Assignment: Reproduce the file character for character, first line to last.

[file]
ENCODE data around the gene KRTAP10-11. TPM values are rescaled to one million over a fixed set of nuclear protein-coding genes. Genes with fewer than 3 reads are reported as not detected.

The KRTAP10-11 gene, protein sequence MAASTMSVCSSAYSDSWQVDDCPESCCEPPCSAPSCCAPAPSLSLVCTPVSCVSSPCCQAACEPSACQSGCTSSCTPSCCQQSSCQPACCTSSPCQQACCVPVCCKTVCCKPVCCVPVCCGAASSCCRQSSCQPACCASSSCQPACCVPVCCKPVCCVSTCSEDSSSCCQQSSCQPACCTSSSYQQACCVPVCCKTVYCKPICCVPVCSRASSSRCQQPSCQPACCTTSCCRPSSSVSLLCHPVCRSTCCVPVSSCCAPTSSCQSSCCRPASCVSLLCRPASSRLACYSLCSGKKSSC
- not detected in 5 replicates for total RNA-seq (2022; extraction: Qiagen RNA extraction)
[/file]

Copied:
ENCODE data around the gene KRTAP10-11. TPM values are rescaled to one million over a fixed set of nuclear protein-coding genes. Genes with fewer than 3 reads are reported as not detected.

The KRTAP10-11 gene, protein sequence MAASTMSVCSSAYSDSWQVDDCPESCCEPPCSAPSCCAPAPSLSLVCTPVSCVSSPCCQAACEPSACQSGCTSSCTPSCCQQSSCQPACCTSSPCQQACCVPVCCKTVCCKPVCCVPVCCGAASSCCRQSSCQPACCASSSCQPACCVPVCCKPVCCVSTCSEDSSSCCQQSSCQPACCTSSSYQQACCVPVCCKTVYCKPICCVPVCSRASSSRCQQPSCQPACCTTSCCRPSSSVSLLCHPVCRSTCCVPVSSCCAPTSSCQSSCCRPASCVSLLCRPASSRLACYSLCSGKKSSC
- not detected in 5 replicates for total RNA-seq (2022; extraction: Qiagen RNA extraction)